09/02/2011 11:47AM

Guidry encouraged by progress he has made during riding comeback


You might say Mark Guidry is rounding back into form. The comeback for the 52-year-old jockey has started with a modest 1-for-20 mark, but Guidry is hoping to improve on that record before too long.

“I actually think it’s going pretty good,” said Guidry, who ended a retirement of nearly four years when he returned to the saddle with two mounts Aug. 12 at Arlington Park. Since then, Guidry has ridden exclusively at Ellis Park in western Kentucky, with his lone victory coming on Aug. 27 in a $5,000 claiming race aboard Don’tcallmechris.

“Everybody wants to see how I’m progressing, and I understand that,” said Guidry, who has ridden more than 5,000 winners. “I’m starting to get my legs back under me, and I can feel my timing coming back.”

Guidry said he weighed 151 pounds on May 28 and that he is now tacking 119.

“The reducing part was killing me,” he said. “I’ve hit that hotbox pretty good and I’m running with a sweatsuit, all that. I think once I start riding more, it’ll be a lot easier to maintain.”

The victory on Don’tcallmechris was his first since he won an allowance at Churchill Downs on Nov. 10, 2007, the day he retired.

“I’m not letting anything get me down,” said Guidry. “I’m just going to keep progressing at my own pace, and hopefully by the time Keeneland and Churchill come back around, we can really rock and roll.”

Guidry has earned a multitude of riding titles and awards in a career that dates to 1974.

Turfway, Kentucky Downs open

Guidry, like so many other jockeys and horsemen, soon will be shuttling between Turfway and Kentucky Downs, where meets get under way this week. Turfway Park, in Florence, Ky., starts Thursday evening with a 16-day fall meet anchored by the five-race Kentucky Cup series on Sept. 24, while Kentucky Downs, in Franklin, Ky., will host the turf version of the Kentucky Cup with the first of four cards on Saturday, Sept. 10.

The Kentucky Downs opening will come just days after the introduction of 200 Instant Racing video machines. Kentucky Downs became the first state track to install the machines, despite their legality being challenged by an anti-gambling group, the Family Foundation. A court ruling is expected later this year.

Ellis owner Ron Geary has said he hopes to have Instant Racing machines installed by next spring, while officials with The Red Mile harness track in Lexington announced last week that they will also have the machines, pending a favorable court ruling.

Court resumes riding after spill

Veteran jockey Jon Court was back riding Wednesday at Hoosier Park after escaping serious injury in a spill Sunday on the Ellis turf course. Court won a race from two mounts Thursday at the suburban Indianapolis track and said he was simply glad to be in action.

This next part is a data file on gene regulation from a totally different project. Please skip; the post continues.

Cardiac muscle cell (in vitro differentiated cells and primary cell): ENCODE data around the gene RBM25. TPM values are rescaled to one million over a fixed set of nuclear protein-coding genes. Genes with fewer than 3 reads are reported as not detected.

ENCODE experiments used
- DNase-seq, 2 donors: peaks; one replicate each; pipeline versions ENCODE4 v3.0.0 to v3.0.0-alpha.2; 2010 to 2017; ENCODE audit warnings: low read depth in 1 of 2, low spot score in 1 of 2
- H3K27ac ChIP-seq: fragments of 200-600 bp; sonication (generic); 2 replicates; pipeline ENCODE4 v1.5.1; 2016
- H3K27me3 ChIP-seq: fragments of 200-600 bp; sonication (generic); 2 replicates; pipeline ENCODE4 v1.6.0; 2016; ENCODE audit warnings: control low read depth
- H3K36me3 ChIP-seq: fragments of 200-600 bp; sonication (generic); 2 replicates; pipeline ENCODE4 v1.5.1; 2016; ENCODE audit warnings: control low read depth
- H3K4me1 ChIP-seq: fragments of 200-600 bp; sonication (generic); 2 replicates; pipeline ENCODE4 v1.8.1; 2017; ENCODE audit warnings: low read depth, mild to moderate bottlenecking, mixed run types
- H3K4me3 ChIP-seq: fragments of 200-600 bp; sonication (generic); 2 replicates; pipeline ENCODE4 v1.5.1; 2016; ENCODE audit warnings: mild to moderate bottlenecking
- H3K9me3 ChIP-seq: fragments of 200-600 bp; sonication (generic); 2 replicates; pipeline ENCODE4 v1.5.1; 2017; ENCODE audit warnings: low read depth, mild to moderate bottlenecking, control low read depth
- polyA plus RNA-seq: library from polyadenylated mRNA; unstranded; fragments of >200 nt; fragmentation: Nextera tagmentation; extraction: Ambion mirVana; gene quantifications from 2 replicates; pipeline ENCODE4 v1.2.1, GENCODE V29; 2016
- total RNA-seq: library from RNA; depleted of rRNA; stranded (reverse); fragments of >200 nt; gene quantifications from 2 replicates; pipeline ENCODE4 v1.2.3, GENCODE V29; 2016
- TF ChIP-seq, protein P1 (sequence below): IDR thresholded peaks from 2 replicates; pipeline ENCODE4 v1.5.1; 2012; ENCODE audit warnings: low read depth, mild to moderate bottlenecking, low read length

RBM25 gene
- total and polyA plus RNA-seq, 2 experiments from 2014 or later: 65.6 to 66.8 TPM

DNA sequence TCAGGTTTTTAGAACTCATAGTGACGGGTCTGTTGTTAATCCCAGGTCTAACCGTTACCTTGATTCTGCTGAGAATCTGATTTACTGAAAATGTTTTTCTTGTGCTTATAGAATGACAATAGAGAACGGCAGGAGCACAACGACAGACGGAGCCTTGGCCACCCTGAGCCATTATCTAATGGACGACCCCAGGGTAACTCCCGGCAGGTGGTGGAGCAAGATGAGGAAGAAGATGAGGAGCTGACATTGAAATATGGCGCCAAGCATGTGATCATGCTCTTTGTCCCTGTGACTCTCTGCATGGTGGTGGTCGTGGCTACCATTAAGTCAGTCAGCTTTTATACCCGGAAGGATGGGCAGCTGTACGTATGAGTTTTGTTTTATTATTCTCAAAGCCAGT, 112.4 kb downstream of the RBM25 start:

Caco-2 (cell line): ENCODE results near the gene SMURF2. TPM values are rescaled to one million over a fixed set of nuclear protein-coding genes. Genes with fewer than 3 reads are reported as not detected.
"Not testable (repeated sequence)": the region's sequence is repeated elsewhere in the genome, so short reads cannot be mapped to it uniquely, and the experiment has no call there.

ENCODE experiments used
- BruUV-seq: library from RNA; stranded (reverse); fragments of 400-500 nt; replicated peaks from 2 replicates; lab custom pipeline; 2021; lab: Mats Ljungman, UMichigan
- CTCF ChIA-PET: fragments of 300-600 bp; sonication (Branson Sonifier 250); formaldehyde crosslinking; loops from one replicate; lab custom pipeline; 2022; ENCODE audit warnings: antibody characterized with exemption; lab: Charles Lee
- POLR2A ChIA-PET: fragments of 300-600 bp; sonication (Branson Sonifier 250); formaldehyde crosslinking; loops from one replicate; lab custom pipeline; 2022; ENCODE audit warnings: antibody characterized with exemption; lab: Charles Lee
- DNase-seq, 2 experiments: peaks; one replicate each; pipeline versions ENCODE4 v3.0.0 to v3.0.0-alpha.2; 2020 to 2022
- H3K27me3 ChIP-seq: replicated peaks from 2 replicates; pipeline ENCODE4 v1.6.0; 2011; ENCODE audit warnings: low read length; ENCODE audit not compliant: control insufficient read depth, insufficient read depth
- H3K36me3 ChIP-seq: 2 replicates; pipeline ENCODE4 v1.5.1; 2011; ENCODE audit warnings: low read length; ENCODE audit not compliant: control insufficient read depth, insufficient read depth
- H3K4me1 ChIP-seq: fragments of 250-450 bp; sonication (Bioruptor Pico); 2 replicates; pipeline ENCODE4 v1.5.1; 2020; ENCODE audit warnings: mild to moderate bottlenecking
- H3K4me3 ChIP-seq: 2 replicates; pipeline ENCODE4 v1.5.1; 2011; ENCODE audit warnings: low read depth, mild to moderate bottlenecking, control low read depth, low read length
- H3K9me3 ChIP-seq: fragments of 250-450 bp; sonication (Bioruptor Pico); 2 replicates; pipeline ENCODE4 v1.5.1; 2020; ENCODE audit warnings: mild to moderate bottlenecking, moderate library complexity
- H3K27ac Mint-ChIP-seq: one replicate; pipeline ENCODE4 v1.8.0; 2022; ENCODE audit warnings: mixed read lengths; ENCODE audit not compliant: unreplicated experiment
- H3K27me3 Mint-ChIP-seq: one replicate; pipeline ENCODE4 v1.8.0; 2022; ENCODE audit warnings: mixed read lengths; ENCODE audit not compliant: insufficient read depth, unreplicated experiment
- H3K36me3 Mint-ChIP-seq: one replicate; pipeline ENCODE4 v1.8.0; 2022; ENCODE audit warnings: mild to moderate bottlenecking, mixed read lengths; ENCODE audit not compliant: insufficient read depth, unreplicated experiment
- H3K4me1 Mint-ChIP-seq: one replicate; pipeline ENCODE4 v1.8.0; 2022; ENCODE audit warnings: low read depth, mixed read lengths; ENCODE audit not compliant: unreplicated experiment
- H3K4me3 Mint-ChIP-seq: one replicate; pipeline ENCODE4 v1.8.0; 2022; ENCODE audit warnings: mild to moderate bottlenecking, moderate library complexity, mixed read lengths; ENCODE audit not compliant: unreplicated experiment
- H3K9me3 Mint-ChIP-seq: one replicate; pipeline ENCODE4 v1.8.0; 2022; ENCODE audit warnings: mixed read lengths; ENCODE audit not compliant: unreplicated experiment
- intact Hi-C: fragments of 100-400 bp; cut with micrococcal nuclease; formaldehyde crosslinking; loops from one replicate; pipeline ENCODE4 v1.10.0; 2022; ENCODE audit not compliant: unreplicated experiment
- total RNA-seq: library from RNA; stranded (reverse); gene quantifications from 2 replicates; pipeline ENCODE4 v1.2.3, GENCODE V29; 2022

“I’m just a little sore,” said Court.

Court was unhurt despite his mount, Forgive Me Honey, breaking down suddenly and falling hard at the eighth pole. The filly had to be euthanized.

The day before, Sligo’s Deed also had to be euthanized after breaking down nearing the quarter-pole in a turf race. Like a number of American grass courses, the one at Ellis has been adversely affected by drought this summer.

Cliff Guilliams on closing day

Ellis is scheduled to close Monday with the fourth stakes of the 31-day meet, the $50,000 Cliff Guilliams Memorial for older turf runners, along with the Twice Around, a 2 1/4-mile race that in recent years has not been carded for lack of entries.

Thirty-four nominations were received for the Guilliams, and 18 for the Twice Around. Entries for the closing-day program were to be drawn Saturday.

Churchill barn project nearly done

The rebuilding of the barns that incurred damage in the June 22 tornado at Churchill is nearly finished. Churchill spokesman Darren Rogers said Sept. 15 has been targeted as the completion date, well ahead of when many top horses will be back for the Keeneland fall meet (Oct. 7-29) and the Breeders’ Cup (Nov. 4-5).

Training hours at the Louisville track will revert to the usual 6-10 a.m. slot after being from 5-9 for most of the summer, while temporary fencing was being taken down starting Friday so as to resume normal traffic flow in the stable area.

Seven barns incurred the most damage, with Barn 23, occupied by Steve Margolis, being hardest hit.

Kentucky Derby, Oaks tickets on sale

Churchill has announced that up to 20,000 tickets for the 2012 Kentucky Derby and Oaks are being made available to the general public, but only with a non-refundable $50 “administrative fee” when fans apply for the seats, many of which are located in the far reaches of the grandstand and clubhouse. The deadline to request tickets is Nov. 20. More information is available at churchilldowns.com/tickets.

As usual, the best 54,000 seats in the house are allocated as Churchill officials deem best. Attendance at the 137th Derby last May was a record 164,858.